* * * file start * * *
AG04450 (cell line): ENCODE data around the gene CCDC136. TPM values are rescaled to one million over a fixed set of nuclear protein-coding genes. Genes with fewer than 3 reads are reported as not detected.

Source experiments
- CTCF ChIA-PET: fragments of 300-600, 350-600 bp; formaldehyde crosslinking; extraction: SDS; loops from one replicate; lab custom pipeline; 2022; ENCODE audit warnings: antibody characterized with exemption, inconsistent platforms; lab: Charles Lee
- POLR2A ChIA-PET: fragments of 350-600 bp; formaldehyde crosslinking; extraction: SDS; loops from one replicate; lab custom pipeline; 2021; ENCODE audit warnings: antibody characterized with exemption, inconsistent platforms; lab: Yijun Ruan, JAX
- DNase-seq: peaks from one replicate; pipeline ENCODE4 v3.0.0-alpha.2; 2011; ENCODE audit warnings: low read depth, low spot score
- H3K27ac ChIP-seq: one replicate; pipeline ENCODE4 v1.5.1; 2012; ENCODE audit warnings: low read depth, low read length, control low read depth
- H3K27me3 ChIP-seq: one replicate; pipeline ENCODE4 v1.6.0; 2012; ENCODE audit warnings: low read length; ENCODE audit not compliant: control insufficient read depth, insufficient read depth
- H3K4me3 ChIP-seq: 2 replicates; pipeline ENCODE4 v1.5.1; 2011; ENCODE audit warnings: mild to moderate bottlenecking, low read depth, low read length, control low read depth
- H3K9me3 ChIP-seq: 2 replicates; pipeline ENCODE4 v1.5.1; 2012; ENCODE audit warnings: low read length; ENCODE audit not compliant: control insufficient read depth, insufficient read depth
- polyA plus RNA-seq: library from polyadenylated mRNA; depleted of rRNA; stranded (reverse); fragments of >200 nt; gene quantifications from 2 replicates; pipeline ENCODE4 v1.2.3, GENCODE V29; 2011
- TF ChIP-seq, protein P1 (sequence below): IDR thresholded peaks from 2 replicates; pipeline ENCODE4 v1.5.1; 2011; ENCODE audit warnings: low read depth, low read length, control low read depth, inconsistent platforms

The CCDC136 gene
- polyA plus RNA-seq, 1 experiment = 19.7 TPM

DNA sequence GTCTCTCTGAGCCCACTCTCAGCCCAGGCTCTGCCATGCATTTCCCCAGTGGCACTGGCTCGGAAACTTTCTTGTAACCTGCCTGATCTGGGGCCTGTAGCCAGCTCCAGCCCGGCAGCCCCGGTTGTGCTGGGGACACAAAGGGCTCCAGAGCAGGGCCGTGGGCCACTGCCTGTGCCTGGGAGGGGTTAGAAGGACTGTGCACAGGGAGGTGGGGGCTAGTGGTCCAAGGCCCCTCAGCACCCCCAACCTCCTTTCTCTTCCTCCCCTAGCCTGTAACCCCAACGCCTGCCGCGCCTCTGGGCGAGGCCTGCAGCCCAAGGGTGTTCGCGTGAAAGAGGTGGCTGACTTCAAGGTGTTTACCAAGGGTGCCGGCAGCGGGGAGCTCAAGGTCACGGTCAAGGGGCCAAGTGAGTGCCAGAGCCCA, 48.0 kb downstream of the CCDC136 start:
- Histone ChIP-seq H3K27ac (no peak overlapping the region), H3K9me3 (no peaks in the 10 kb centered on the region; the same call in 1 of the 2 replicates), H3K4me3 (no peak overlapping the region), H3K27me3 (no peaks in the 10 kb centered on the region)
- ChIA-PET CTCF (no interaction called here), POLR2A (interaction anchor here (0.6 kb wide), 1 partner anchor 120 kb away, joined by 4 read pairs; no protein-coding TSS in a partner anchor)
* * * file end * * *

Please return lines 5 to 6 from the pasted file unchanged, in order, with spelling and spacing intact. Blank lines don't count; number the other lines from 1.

- DNase-seq: peaks from one replicate; pipeline ENCODE4 v3.0.0-alpha.2; 2011; ENCODE audit warnings: low read depth, low spot score
- H3K27ac ChIP-seq: one replicate; pipeline ENCODE4 v1.5.1; 2012; ENCODE audit warnings: low read depth, low read length, control low read depth